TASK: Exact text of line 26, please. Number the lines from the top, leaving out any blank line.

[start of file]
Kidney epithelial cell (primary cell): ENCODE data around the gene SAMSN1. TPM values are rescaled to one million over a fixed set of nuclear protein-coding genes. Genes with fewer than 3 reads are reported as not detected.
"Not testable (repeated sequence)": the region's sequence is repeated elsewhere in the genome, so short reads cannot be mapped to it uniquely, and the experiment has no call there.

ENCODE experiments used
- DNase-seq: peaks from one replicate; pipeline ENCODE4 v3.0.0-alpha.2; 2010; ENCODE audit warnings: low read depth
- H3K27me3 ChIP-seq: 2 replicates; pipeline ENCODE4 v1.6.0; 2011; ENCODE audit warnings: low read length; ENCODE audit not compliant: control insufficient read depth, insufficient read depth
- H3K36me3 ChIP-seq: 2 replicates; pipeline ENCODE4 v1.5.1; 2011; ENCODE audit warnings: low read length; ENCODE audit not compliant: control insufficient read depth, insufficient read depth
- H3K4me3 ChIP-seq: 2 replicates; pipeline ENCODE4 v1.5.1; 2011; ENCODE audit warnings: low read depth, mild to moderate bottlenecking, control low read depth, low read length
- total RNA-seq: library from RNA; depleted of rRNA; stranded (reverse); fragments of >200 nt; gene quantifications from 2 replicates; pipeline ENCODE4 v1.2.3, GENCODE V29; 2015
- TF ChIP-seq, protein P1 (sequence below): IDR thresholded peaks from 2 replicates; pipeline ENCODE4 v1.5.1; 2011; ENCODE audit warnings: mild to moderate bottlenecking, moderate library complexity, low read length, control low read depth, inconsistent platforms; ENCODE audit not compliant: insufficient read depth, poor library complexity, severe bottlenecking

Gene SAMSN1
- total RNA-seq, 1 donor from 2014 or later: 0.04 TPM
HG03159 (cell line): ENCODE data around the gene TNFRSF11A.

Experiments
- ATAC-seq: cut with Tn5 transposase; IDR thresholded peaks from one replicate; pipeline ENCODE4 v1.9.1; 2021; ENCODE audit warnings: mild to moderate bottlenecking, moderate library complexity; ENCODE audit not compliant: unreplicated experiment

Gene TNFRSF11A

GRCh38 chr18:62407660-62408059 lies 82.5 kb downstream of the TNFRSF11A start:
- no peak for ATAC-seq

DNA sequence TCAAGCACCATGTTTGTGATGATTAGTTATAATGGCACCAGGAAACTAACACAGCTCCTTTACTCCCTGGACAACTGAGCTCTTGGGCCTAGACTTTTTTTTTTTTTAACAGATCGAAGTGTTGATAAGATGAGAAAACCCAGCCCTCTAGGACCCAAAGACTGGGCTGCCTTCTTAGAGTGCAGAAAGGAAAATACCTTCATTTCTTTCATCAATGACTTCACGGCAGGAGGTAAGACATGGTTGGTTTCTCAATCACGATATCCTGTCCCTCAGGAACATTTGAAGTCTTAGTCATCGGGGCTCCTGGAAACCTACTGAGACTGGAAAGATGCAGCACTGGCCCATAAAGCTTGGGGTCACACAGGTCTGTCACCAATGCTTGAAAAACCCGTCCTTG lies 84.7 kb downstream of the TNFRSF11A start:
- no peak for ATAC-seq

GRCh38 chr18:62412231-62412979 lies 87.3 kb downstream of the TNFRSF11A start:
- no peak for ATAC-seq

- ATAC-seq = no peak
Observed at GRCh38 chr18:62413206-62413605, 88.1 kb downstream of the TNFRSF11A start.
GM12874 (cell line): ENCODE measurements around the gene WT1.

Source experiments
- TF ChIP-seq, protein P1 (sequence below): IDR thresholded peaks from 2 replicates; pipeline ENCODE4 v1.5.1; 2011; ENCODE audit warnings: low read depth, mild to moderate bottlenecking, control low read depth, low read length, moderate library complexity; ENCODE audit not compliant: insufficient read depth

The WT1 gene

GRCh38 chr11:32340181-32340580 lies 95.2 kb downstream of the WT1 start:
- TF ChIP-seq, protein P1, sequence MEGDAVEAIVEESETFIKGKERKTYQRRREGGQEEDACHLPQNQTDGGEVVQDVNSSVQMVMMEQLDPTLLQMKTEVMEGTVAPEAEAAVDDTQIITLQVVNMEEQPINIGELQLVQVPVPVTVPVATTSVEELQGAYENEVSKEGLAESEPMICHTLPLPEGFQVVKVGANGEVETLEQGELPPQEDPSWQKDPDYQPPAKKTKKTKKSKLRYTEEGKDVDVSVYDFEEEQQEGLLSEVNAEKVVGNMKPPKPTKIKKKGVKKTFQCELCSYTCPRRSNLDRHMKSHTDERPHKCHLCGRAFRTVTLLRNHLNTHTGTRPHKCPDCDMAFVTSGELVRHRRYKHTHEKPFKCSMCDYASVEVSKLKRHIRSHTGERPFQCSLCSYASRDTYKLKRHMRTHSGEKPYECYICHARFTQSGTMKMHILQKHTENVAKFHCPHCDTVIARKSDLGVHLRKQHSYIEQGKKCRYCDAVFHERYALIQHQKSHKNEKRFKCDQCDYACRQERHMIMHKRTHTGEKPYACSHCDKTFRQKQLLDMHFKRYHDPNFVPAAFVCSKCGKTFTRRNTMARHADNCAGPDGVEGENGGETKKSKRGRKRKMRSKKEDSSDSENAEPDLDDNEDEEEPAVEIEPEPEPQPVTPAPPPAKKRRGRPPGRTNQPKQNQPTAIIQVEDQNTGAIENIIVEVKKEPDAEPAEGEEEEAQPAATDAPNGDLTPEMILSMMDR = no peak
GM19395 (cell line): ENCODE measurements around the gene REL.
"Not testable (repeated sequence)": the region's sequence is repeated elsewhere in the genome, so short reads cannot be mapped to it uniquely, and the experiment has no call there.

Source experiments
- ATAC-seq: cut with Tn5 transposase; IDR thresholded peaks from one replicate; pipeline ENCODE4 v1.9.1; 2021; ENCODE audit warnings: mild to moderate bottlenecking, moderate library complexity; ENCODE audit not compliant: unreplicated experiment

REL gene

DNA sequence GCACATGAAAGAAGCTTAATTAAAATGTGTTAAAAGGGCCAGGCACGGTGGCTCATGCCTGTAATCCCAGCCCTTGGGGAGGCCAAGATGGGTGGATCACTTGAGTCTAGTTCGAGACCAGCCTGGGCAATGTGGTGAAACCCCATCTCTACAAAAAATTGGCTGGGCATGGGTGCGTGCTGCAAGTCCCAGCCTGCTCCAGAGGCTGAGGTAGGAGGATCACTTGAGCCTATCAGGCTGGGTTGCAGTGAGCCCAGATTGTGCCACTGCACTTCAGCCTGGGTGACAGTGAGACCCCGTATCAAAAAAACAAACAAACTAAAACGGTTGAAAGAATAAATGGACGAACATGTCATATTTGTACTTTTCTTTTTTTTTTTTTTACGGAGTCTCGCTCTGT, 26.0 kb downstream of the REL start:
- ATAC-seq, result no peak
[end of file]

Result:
- TF ChIP-seq, protein P1 (sequence below): IDR thresholded peaks from 2 replicates; pipeline ENCODE4 v1.5.1; 2011; ENCODE audit warnings: low read depth, mild to moderate bottlenecking, control low read depth, low read length, moderate library complexity; ENCODE audit not compliant: insufficient read depth